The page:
Everett et al., 1999
Chlamydia muridarum is an intracellular bacterial species that at one time belonged to Chlamydia trachomatis. However, C. trachomatis naturally only infects humans and C. muridarum naturally infects only members of the family Muridae (includes both mice and hamsters, Alderton, 1996).
Two strains of Chlamydia muridarum, MoPn (originally named Nigg) and SFPD, have been isolated from mice and hamsters. Glycogen production by both strains has been demonstrated. The chromosome and extrachromosomal plasmid of MoPn have been sequenced.
Chlamydia muridarum MoPn binds mAbs recognizing Chlamydia trachomatis MOMP vs4 core epitope (T)LNPT(IA). DNA sequence analysis indicates that these mAbs should recognize SFPD and that Chlamydia trachomatis B-serogroup mAbs specific for the vs4 epitope IAGAG should recognize SFPD. MoPn was isolated in 1942 from the lungs of asymptomatic albino Swiss mice and was subsequently shown to be capable of producing disease in mice. SFPD was obtained from a hamster, concurrent with a causative agent of proliferative ileitis. MoPn has been shown to be sensitive to sulfadiazine.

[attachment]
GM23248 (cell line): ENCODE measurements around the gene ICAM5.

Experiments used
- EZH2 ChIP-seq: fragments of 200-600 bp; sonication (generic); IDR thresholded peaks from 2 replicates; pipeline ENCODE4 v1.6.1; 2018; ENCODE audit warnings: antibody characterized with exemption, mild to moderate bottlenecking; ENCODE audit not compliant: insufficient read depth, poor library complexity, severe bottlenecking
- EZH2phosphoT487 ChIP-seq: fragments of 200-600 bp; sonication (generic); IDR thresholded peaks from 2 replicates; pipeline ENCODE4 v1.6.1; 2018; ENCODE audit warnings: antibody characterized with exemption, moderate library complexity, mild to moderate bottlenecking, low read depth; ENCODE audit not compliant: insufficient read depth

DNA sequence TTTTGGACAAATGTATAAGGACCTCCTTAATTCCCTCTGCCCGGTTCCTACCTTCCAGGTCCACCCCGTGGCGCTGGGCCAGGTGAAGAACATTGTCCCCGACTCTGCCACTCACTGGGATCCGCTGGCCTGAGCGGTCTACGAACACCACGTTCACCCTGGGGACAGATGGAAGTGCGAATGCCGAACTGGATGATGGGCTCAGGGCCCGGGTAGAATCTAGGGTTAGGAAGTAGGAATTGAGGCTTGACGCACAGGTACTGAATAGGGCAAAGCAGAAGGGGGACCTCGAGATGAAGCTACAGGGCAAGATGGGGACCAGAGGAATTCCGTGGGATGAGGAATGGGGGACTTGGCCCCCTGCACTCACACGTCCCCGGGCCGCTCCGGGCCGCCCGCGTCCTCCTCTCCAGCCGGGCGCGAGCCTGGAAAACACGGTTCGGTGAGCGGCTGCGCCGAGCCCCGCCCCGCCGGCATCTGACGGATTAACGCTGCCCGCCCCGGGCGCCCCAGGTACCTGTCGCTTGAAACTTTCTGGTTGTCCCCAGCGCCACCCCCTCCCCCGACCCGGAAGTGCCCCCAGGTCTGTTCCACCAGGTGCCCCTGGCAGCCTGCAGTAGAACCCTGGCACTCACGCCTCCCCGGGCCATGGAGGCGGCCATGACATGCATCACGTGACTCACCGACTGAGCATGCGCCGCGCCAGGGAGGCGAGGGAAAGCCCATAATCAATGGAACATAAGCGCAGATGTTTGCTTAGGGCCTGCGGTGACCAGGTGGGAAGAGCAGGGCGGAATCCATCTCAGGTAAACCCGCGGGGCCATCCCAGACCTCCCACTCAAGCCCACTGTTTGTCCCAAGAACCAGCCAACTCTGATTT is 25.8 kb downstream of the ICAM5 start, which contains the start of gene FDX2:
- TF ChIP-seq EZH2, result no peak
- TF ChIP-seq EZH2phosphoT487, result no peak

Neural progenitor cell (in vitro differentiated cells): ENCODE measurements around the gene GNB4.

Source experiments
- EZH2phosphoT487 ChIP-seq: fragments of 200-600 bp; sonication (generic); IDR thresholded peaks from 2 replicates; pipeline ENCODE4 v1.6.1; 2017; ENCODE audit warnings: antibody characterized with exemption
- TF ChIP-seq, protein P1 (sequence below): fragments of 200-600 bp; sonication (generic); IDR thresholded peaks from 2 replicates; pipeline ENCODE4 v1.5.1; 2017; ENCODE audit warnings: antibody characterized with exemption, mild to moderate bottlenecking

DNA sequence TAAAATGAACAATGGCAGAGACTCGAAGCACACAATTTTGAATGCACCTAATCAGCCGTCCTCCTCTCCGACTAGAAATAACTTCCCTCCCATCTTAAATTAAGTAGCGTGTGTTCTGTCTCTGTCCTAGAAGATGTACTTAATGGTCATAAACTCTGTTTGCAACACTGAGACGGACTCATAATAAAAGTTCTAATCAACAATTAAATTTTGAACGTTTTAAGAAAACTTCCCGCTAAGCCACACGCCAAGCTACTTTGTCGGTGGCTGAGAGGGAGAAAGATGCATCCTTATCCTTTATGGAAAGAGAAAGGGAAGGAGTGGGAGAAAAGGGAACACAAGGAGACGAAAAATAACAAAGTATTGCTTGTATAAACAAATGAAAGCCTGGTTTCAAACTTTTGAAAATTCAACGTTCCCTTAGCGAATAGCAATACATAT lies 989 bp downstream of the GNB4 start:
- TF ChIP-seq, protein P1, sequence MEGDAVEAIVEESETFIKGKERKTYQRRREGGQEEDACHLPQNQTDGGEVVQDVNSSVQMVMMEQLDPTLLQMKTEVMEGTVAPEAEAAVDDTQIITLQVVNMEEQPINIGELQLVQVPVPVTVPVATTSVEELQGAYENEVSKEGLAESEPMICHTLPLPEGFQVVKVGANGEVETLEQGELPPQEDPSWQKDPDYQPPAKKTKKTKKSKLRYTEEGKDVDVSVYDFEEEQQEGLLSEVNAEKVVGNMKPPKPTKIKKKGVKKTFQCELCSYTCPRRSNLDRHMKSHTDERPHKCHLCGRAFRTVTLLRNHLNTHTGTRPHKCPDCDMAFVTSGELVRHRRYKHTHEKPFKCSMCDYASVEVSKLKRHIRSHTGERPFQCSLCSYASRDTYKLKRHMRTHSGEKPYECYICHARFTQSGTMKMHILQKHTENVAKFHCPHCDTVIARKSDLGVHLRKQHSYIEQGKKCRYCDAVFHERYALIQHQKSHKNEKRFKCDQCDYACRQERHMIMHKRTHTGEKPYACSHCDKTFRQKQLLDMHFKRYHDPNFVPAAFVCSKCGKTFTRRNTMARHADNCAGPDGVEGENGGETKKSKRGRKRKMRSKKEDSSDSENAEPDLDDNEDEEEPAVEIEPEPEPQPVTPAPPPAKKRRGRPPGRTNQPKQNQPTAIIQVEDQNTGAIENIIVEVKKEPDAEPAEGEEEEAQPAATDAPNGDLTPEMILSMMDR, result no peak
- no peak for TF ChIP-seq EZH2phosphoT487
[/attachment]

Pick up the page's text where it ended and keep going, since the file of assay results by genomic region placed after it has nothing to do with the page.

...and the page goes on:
- Everett, K. D. E.; Bush, R. M.; Andersen, A. A. (1999). "Emended description of the order Chlamydiales, proposal of Parachlamydiaceae fam. nov. and Simkaniaceae fam. nov., each containing one monotypic genus, revised taxonomy of the family Chlamydiaceae, including a new genus and five new species, and standards for the identification of organisms". International Journal of Systematic Bacteriology 49 (2): 415–440. doi:10.1099/00207713-49-2-415. ISSN 0020-7713. PMID 10319462.
- Fox et al., 1993; Nigg, 1942; Stills et al., 1991
- Peterson et al., 1991
- Batteiger et al., 1996
- Nigg, 1942